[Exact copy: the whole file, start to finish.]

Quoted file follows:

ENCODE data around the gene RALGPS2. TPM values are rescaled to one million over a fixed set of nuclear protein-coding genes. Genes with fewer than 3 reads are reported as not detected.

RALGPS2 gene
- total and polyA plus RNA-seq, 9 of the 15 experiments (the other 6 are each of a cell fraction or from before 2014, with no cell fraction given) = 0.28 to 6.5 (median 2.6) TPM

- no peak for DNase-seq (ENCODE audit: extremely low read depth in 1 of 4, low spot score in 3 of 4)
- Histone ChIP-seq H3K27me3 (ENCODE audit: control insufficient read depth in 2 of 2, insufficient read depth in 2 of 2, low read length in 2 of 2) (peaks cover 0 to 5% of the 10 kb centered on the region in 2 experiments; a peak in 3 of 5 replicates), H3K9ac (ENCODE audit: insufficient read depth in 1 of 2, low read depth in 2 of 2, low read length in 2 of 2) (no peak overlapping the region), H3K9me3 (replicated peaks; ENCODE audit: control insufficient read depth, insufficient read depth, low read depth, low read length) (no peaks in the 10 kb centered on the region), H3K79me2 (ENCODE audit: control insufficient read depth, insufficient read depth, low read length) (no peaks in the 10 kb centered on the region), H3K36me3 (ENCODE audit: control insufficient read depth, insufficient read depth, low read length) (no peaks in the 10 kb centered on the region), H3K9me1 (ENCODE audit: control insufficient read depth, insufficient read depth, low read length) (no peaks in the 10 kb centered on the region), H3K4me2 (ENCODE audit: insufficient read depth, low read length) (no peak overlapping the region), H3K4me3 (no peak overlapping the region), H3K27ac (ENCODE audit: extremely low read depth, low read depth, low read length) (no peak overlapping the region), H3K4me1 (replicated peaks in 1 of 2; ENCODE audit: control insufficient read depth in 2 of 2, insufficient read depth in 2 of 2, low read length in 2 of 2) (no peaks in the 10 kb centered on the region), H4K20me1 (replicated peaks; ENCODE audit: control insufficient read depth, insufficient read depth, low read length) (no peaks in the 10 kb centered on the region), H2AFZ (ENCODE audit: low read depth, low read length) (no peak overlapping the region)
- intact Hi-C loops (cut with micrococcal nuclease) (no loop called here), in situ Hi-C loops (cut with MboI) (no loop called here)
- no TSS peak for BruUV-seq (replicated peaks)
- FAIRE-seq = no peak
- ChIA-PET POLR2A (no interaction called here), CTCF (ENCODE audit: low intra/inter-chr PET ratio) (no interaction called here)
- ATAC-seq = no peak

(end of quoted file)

ENCODE data around the gene RALGPS2. TPM values are rescaled to one million over a fixed set of nuclear protein-coding genes. Genes with fewer than 3 reads are reported as not detected.

RALGPS2 gene
- total and polyA plus RNA-seq, 9 of the 15 experiments (the other 6 are each of a cell fraction or from before 2014, with no cell fraction given) = 0.28 to 6.5 (median 2.6) TPM

- no peak for DNase-seq (ENCODE audit: extremely low read depth in 1 of 4, low spot score in 3 of 4)
- Histone ChIP-seq H3K27me3 (ENCODE audit: control insufficient read depth in 2 of 2, insufficient read depth in 2 of 2, low read length in 2 of 2) (peaks cover 0 to 5% of the 10 kb centered on the region in 2 experiments; a peak in 3 of 5 replicates), H3K9ac (ENCODE audit: insufficient read depth in 1 of 2, low read depth in 2 of 2, low read length in 2 of 2) (no peak overlapping the region), H3K9me3 (replicated peaks; ENCODE audit: control insufficient read depth, insufficient read depth, low read depth, low read length) (no peaks in the 10 kb centered on the region), H3K79me2 (ENCODE audit: control insufficient read depth, insufficient read depth, low read length) (no peaks in the 10 kb centered on the region), H3K36me3 (ENCODE audit: control insufficient read depth, insufficient read depth, low read length) (no peaks in the 10 kb centered on the region), H3K9me1 (ENCODE audit: control insufficient read depth, insufficient read depth, low read length) (no peaks in the 10 kb centered on the region), H3K4me2 (ENCODE audit: insufficient read depth, low read length) (no peak overlapping the region), H3K4me3 (no peak overlapping the region), H3K27ac (ENCODE audit: extremely low read depth, low read depth, low read length) (no peak overlapping the region), H3K4me1 (replicated peaks in 1 of 2; ENCODE audit: control insufficient read depth in 2 of 2, insufficient read depth in 2 of 2, low read length in 2 of 2) (no peaks in the 10 kb centered on the region), H4K20me1 (replicated peaks; ENCODE audit: control insufficient read depth, insufficient read depth, low read length) (no peaks in the 10 kb centered on the region), H2AFZ (ENCODE audit: low read depth, low read length) (no peak overlapping the region)
- intact Hi-C loops (cut with micrococcal nuclease) (no loop called here), in situ Hi-C loops (cut with MboI) (no loop called here)
- no TSS peak for BruUV-seq (replicated peaks)
- FAIRE-seq = no peak
- ChIA-PET POLR2A (no interaction called here), CTCF (ENCODE audit: low intra/inter-chr PET ratio) (no interaction called here)
- ATAC-seq = no peak